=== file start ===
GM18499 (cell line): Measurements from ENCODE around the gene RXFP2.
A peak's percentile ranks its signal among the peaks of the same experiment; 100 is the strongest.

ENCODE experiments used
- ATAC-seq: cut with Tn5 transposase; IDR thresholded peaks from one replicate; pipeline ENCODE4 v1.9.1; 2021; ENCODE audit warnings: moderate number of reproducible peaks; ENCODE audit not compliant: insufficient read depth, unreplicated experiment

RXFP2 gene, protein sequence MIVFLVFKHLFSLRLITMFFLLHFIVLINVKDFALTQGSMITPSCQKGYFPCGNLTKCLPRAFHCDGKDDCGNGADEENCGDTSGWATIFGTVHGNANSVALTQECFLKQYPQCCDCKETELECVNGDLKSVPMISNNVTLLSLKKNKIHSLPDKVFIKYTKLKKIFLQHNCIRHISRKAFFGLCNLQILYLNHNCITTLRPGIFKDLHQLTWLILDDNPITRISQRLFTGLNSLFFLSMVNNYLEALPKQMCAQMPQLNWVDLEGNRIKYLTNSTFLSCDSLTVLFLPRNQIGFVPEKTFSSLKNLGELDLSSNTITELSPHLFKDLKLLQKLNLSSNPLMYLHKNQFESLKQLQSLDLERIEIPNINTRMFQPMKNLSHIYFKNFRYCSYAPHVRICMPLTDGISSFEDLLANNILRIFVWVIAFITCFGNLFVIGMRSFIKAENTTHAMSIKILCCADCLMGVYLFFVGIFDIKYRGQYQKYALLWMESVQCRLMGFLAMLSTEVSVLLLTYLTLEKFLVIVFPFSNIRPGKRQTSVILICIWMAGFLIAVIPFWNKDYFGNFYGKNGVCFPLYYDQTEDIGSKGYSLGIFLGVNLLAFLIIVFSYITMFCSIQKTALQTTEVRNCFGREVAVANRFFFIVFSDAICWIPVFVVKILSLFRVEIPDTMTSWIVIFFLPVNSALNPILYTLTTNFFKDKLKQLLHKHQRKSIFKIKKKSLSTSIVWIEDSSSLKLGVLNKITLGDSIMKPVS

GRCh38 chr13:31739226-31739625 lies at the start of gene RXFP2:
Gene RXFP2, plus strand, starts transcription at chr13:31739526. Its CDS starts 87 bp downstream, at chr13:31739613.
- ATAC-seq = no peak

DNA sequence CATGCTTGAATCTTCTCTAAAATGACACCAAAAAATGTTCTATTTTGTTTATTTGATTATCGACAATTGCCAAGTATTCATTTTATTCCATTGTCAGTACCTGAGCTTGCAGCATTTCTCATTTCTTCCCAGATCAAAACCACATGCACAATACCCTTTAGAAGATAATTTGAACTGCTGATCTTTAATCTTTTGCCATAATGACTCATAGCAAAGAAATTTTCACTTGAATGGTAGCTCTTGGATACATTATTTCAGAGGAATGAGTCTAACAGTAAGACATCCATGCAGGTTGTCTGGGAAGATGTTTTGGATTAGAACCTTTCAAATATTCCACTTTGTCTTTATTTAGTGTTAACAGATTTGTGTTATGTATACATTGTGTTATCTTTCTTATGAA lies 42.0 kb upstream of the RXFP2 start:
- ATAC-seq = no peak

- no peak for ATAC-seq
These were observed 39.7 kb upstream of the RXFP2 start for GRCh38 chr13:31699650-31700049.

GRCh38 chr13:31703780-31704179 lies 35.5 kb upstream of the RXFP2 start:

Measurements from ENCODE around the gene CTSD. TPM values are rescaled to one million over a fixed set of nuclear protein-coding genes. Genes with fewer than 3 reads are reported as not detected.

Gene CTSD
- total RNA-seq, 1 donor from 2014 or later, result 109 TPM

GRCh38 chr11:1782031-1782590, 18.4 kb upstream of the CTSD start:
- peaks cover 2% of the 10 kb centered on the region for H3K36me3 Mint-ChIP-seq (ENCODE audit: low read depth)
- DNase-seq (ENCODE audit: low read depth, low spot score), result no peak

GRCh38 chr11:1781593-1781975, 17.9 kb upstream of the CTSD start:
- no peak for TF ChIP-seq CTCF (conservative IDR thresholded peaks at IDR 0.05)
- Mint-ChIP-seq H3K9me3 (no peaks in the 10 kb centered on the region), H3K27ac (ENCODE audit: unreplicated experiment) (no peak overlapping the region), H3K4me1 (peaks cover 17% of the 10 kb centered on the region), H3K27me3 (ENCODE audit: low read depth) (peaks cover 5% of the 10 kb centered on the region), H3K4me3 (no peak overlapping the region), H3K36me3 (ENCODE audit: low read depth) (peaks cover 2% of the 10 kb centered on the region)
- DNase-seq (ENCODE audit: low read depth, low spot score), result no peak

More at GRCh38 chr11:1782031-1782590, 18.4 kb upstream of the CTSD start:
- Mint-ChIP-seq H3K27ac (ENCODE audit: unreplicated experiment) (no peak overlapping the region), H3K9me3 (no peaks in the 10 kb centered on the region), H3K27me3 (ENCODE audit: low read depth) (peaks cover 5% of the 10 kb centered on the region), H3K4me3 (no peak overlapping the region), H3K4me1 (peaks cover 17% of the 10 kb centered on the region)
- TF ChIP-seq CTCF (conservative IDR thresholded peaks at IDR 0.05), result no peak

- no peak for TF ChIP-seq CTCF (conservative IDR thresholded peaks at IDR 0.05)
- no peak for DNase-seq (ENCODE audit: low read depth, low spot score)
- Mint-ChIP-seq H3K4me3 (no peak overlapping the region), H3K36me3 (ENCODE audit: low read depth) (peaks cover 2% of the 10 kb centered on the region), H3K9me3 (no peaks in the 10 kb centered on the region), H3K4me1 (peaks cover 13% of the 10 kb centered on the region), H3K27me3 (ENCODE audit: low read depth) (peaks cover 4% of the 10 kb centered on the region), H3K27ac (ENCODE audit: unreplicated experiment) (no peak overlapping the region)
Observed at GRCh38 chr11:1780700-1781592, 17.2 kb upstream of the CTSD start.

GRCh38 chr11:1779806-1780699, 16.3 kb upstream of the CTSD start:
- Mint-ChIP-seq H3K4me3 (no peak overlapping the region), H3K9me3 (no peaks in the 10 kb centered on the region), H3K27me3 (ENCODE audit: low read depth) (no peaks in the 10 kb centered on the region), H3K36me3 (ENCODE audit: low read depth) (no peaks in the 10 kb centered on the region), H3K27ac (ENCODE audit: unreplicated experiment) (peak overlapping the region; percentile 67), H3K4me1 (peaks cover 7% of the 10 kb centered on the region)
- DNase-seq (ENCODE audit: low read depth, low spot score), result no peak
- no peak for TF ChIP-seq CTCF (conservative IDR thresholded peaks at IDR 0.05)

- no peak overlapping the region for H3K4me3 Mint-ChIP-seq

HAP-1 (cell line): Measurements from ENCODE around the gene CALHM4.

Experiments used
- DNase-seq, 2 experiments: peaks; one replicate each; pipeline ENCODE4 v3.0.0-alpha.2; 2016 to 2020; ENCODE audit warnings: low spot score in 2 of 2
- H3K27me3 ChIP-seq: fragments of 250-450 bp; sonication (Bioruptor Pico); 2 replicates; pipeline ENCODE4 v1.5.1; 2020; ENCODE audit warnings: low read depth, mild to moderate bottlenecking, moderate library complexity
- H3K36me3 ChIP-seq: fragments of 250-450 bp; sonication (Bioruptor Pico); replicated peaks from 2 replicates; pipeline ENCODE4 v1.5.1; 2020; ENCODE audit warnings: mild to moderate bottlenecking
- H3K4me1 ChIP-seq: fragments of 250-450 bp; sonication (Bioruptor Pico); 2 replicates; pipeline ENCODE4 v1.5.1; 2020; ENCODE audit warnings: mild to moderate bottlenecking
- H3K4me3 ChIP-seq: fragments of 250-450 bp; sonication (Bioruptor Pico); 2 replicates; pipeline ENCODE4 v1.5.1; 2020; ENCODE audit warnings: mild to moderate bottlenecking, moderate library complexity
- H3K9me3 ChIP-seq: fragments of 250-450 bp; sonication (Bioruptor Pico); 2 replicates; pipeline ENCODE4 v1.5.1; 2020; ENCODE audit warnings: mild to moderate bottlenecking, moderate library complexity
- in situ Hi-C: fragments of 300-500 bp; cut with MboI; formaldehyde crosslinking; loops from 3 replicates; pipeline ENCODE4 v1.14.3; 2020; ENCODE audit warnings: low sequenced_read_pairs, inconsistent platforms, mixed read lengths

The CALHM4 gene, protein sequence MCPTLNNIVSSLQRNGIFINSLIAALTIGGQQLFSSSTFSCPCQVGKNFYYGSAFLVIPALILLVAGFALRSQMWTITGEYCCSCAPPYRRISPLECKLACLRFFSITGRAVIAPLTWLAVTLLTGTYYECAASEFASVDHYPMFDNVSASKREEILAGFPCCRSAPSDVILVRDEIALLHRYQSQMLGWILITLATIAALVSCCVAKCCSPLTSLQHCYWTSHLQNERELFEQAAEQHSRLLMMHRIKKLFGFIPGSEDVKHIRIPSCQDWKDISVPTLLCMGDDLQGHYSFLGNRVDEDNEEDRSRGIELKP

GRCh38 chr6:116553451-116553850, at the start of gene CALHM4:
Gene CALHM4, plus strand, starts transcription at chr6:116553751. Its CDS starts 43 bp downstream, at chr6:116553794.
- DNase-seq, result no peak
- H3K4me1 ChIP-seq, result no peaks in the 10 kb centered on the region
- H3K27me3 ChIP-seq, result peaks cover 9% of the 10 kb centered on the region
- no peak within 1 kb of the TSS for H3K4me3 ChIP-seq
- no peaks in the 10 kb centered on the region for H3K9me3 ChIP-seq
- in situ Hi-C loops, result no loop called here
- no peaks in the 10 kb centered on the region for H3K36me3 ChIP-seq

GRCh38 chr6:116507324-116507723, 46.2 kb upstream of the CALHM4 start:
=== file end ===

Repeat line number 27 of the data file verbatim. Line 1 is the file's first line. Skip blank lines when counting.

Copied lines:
- no peak for TF ChIP-seq CTCF (conservative IDR thresholded peaks at IDR 0.05)